Election Recap: Florida Cabinet Race Wins, Losses

Nov 7, 2014

Florida’s Cabinet will look exactly the same as it did when they were elected in 2010. In this election recap, we'll look at their respective races, including the Attorney General’s race.

By a one percent edge, Governor Rick Scott claimed victory over Democrat challenger Charlie Crist. But, for the rest of the Florida Cabinet, they coasted to victory by double-digit percentages.

Take the Florida Attorney General’s race, for example. Republican incumbent Pam Bondi defeated both her challengers, after receiving 55 percent of the vote.

And, during her speech, she talked about her fight in the gay marriage ban issue. She also reminded her supporters of her involvement in going against the Affordable Care Act—also called “ObamaCare.”

“…the mandate of ObamaCare—where more than half of the nation’s Attorneys general spoke up and asked the Supreme Court to weigh in,” said Bondi. “This wasn’t about politics or ideology. This was about the law.”

And, she also vowed to continue her fight for a number of issues, including her anti-human trafficking efforts.

“We just formed a council on human trafficking that I’ll be chairing for the next three years. We’re fighting a war on drugs still, and we’re not going to give up,” said Bondi, talking to reporters.

Bondi also thanked her two opponents for a race well fought.

On a three-to-one margin, Bondi outraised George Sheldon, her Democrat challenger and the former head of the Florida Department of Children and Families. Throughout the campaign, Bondi also rotated some ads, highlighting her prescription drug abuse and anti-human trafficking efforts.

Sheldon and Libertarian Bill Wohsifer, not only had little cash in the race, they also did not run any TV ads. And, there was one debate that aired in only two areas: Tampa—Bondi’s hometown—and Orlando.

Still, Sheldon says he’s proud of the campaign he ran and hopes to work with Bondi in the future, adding he’s glad he stuck to his principles in this race.

“Principles of integrity, of aggressiveness, speaking up for children, saying that everyone in this country ought to be equal and they ought to have the right to love the person that they do love and to marry that individual and to say that every person in this country has a right to Affordable Health Care,” said Sheldon.

As for Tallahassee Attorney Bill Wohlsifer, more than 168,000 people voted for the Libertarian candidate. He says even getting close to three-percent is huge for a third-party candidate and they can only build from here.

“People are afraid to vote against the candidate,” said Wohlsifer. “They’re afraid if they vote for the Libertarian candidate, then the candidate they don’t want to win will win. We’ve got to overcome that and we’re on the right track. The campaign was more of a movement and we’re going in the right direction.”

And, Bondi wasn’t the only win of the night.

“I have been informed that the Associated Press has called our race and that we won,” said Florida Agriculture Commissioner Adam Putnam, on Election Night to a cheering crowd.

Putnam took more than 58 percent of the vote. During his victory speech, he even thanked his opponent Thaddeus Hamilton, who had more than 30 years of experience working for the federal agriculture agency.

“We ran a positive campaign and so did my opponent,” said Putnam. “We focused on what we’ve done, but not just what we’ve done, but what we can do, what we can be, what we can achieve together as a state, and where we’re going and how we’re going to get there.”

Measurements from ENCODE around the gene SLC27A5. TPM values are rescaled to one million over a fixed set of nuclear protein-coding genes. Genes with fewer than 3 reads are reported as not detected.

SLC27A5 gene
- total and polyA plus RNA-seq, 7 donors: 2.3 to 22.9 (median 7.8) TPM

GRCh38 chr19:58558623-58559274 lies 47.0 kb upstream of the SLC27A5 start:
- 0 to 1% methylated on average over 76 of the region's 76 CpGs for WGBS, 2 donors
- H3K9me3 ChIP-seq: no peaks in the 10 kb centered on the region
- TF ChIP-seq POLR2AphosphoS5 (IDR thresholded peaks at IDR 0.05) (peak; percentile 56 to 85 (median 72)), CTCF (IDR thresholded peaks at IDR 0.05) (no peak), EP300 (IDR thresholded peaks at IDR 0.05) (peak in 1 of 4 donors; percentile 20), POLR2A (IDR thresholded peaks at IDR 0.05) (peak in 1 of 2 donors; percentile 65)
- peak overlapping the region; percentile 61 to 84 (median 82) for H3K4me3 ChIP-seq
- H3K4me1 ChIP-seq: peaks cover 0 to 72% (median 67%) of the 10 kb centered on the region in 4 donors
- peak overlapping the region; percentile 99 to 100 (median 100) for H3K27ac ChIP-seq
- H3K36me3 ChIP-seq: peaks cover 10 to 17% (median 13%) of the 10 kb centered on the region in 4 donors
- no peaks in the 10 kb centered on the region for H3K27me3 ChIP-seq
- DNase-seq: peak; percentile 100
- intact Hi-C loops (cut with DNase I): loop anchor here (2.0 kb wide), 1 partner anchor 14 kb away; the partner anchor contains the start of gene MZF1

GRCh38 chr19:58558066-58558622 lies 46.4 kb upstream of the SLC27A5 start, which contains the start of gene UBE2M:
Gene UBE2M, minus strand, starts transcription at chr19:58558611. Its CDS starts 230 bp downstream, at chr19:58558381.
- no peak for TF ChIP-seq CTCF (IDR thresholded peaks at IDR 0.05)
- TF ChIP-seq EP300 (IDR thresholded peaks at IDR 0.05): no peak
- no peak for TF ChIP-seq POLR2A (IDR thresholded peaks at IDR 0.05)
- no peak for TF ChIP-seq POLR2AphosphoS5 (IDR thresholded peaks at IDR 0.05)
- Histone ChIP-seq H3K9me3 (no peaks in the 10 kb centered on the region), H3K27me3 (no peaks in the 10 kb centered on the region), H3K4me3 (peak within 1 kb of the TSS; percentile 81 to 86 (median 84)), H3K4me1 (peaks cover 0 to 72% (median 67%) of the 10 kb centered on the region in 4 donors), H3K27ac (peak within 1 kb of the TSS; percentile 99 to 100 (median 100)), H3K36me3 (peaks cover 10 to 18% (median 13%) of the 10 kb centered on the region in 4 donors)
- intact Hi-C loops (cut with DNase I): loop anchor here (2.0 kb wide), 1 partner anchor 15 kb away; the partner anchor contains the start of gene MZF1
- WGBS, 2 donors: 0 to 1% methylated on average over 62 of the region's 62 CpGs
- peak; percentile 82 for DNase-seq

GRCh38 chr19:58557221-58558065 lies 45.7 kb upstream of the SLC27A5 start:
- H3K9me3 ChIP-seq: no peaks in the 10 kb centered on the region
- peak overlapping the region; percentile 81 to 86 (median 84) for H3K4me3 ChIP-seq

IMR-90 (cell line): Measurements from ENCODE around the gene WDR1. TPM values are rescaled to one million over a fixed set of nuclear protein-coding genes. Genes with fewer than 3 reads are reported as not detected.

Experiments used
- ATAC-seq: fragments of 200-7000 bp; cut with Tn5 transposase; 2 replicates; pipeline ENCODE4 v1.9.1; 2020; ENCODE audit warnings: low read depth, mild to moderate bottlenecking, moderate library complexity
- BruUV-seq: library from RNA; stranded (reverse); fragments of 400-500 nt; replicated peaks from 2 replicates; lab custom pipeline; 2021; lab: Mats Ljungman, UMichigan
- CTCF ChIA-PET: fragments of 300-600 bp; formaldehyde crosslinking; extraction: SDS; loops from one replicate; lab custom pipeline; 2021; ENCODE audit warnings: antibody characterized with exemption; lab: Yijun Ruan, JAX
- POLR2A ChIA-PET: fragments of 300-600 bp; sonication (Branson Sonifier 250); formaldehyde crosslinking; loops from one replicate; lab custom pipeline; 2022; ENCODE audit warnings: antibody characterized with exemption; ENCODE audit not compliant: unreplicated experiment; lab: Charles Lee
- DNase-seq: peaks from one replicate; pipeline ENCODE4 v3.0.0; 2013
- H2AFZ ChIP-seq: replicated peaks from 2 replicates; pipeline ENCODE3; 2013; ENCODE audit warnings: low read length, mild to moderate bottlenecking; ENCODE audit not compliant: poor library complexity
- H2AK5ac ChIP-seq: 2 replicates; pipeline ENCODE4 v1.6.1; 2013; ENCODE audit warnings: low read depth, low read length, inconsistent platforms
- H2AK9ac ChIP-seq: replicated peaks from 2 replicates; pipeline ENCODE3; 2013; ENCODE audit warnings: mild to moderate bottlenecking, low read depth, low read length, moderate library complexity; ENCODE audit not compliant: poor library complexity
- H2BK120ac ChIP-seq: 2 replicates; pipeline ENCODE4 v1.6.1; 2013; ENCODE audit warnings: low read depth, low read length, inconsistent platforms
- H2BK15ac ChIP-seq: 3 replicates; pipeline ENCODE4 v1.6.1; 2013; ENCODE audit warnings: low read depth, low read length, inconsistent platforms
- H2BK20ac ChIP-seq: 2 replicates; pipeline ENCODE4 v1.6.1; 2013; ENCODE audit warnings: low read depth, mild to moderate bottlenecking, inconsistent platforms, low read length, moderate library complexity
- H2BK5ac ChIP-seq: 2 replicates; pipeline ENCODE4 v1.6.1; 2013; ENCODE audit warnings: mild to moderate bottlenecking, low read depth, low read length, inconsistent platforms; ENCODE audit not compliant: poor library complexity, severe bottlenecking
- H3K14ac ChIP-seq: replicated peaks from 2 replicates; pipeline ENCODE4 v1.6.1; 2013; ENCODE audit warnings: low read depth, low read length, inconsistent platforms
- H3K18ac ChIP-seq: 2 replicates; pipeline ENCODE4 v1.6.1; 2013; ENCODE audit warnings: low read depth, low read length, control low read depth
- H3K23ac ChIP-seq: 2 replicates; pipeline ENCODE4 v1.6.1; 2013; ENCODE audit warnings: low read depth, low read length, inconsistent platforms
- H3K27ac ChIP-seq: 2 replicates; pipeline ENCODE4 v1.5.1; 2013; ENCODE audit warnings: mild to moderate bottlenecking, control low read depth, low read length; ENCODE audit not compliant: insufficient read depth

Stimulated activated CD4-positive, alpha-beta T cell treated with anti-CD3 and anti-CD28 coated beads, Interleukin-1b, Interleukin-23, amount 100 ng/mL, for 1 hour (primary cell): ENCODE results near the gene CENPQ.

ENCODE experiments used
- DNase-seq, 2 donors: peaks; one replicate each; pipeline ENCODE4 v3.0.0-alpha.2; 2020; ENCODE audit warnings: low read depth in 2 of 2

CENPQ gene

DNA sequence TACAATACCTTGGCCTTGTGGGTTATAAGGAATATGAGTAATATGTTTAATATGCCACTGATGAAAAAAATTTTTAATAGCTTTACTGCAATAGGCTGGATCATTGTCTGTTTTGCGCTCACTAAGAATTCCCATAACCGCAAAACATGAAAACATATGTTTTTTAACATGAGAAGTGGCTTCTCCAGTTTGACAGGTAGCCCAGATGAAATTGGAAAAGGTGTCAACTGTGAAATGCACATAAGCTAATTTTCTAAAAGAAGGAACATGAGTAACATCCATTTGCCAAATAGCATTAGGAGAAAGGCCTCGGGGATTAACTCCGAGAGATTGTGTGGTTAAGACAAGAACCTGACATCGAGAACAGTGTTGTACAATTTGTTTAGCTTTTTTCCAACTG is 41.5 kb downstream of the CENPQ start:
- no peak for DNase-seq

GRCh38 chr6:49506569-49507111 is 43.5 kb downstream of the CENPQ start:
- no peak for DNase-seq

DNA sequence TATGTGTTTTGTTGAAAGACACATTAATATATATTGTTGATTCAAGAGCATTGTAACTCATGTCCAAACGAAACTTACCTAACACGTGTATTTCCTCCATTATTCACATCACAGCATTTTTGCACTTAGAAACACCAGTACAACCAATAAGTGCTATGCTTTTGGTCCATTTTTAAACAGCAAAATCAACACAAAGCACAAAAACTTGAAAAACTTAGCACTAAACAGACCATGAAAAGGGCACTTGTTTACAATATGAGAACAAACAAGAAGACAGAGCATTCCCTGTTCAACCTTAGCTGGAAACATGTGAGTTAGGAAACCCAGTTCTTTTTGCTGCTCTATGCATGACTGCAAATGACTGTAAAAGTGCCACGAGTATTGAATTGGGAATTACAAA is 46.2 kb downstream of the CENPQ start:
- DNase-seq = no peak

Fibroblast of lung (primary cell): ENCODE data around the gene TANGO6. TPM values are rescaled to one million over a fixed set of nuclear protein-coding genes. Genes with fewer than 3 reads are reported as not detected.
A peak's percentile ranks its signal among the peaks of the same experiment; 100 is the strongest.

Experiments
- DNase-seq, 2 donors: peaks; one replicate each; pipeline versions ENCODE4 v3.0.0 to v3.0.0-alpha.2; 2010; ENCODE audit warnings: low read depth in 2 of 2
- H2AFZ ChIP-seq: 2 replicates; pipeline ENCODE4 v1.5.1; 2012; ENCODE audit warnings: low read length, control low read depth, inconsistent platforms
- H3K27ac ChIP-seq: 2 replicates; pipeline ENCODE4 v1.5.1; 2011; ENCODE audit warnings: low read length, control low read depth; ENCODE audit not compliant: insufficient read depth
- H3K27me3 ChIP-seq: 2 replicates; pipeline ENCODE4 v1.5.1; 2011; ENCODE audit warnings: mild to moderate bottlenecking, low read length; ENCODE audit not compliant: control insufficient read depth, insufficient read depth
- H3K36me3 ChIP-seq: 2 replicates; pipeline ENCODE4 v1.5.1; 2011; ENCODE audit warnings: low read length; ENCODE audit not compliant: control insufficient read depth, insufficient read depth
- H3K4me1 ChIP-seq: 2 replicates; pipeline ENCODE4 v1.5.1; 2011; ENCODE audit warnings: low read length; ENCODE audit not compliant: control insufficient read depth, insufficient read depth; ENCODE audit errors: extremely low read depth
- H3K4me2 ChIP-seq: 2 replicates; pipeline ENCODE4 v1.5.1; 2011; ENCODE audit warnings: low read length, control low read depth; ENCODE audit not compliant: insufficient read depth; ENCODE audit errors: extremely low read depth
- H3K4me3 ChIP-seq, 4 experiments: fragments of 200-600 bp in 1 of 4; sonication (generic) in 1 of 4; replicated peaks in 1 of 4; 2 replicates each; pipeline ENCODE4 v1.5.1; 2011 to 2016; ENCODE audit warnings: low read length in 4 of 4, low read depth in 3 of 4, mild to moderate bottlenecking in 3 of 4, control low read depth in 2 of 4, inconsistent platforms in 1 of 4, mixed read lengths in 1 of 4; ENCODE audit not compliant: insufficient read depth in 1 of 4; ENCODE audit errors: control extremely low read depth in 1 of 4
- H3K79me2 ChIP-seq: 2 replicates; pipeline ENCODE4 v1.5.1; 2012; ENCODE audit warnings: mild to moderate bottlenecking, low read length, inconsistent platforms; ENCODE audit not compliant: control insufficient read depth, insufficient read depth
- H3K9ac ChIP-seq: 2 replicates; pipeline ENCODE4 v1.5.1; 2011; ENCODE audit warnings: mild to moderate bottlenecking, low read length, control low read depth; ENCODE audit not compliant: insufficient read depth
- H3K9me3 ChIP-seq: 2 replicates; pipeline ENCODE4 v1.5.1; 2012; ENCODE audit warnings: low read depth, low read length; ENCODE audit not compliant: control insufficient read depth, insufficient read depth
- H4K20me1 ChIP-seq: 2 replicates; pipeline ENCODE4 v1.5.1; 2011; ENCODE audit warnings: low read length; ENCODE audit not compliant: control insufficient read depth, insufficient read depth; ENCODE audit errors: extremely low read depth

Florida Chief Financial Officer Jeff Atwater was also elected to a second term with more than 58 percent of the vote, and he thanked voters on behalf of the Florida Cabinet during his Election Night speech.

“And, it looked like overwhelmingly the people in Florida are giving us that second. So, to everyone in Florida, we want to say thank you, we won’t let you down, and we’ll hustle again for you for four more years. Thank you very, very much on that front,” said Atwater to cheers.

Atwater’s Democrat challenger in the CFO race was William Rankin, a private business consultant and army vet. While they lost by double digits, both Rankin and Putnam’s challenger Hamilton—also a U.S. Army veteran—took more than two million votes each, even though they were little known and didn’t really have any financial backing.

And, Florida Democratic Party Chair Allison Tant says despite the overall losses in this year’s election, it speaks to the strong loyalty and support Democrats still have.

“Both William Rankin and Thaddeus Hamilton ran races against established, entrenched, well-funded Republicans, and they did it on their sweat equity, very few resources, and they still gained a good number of votes and I’m very thankful for people who put themselves up to run because when you do take a leadership role, you do become a piñata in this state…and they did a good job, connected with voters, and yes, they, did get some support and I’m thankful for the votes they got,” said Tant.

Meanwhile, coming off some big wins, Republican Party of Florida Chair Leslie Dougher says she believes voters have spoken—and they like the GOP leadership that’s in place.

“You know, we ran an aggressive campaign from the Governor, from the entire Cabinet, that we put families first and we put jobs first and education,” said Dougher. “And, someone, like CFO Atwater [said], it’s your money we’re spending, we’re watching your money, and I think the voters really took that to heart when they went they looked at the different candidates.”

Both Dougher and Tant say they’re now looking forward, putting more of the focus on 2016 presidential election.

For more news updates, follow Sascha Cordner on Twitter: @SaschaCordner.